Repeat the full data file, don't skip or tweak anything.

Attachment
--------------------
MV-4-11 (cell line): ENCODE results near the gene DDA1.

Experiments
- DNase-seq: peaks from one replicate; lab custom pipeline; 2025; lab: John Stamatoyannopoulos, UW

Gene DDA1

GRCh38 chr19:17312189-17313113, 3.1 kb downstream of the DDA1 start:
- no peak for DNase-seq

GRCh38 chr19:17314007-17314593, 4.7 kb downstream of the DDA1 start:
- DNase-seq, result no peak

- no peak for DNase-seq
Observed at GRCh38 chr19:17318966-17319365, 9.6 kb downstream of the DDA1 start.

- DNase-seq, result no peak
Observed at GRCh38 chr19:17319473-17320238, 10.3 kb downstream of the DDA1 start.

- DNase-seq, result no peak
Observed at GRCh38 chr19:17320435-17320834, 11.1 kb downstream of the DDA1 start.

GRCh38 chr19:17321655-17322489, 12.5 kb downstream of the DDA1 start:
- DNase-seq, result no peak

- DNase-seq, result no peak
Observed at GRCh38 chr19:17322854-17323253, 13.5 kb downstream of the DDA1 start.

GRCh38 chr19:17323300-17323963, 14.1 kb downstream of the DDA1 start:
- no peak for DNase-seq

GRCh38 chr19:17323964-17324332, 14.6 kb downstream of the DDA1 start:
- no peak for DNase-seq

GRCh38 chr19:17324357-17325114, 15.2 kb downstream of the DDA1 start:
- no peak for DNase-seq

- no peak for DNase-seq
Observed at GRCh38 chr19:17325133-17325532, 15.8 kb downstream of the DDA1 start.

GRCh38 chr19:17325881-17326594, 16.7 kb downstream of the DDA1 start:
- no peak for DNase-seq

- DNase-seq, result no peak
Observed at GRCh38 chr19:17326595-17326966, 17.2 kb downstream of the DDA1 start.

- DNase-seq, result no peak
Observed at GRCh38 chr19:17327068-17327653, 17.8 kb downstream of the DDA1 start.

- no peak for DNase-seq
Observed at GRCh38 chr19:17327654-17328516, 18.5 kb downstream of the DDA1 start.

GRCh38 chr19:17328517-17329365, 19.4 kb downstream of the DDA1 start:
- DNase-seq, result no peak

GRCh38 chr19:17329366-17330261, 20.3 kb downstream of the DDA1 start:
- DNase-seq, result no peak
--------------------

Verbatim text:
MV-4-11 (cell line): ENCODE results near the gene DDA1.

Experiments
- DNase-seq: peaks from one replicate; lab custom pipeline; 2025; lab: John Stamatoyannopoulos, UW

Gene DDA1

GRCh38 chr19:17312189-17313113, 3.1 kb downstream of the DDA1 start:
- no peak for DNase-seq

GRCh38 chr19:17314007-17314593, 4.7 kb downstream of the DDA1 start:
- DNase-seq, result no peak

- no peak for DNase-seq
Observed at GRCh38 chr19:17318966-17319365, 9.6 kb downstream of the DDA1 start.

- DNase-seq, result no peak
Observed at GRCh38 chr19:17319473-17320238, 10.3 kb downstream of the DDA1 start.

- DNase-seq, result no peak
Observed at GRCh38 chr19:17320435-17320834, 11.1 kb downstream of the DDA1 start.

GRCh38 chr19:17321655-17322489, 12.5 kb downstream of the DDA1 start:
- DNase-seq, result no peak

- DNase-seq, result no peak
Observed at GRCh38 chr19:17322854-17323253, 13.5 kb downstream of the DDA1 start.

GRCh38 chr19:17323300-17323963, 14.1 kb downstream of the DDA1 start:
- no peak for DNase-seq

GRCh38 chr19:17323964-17324332, 14.6 kb downstream of the DDA1 start:
- no peak for DNase-seq

GRCh38 chr19:17324357-17325114, 15.2 kb downstream of the DDA1 start:
- no peak for DNase-seq

- no peak for DNase-seq
Observed at GRCh38 chr19:17325133-17325532, 15.8 kb downstream of the DDA1 start.

GRCh38 chr19:17325881-17326594, 16.7 kb downstream of the DDA1 start:
- no peak for DNase-seq

- DNase-seq, result no peak
Observed at GRCh38 chr19:17326595-17326966, 17.2 kb downstream of the DDA1 start.

- DNase-seq, result no peak
Observed at GRCh38 chr19:17327068-17327653, 17.8 kb downstream of the DDA1 start.

- no peak for DNase-seq
Observed at GRCh38 chr19:17327654-17328516, 18.5 kb downstream of the DDA1 start.

GRCh38 chr19:17328517-17329365, 19.4 kb downstream of the DDA1 start:
- DNase-seq, result no peak

GRCh38 chr19:17329366-17330261, 20.3 kb downstream of the DDA1 start:
- DNase-seq, result no peak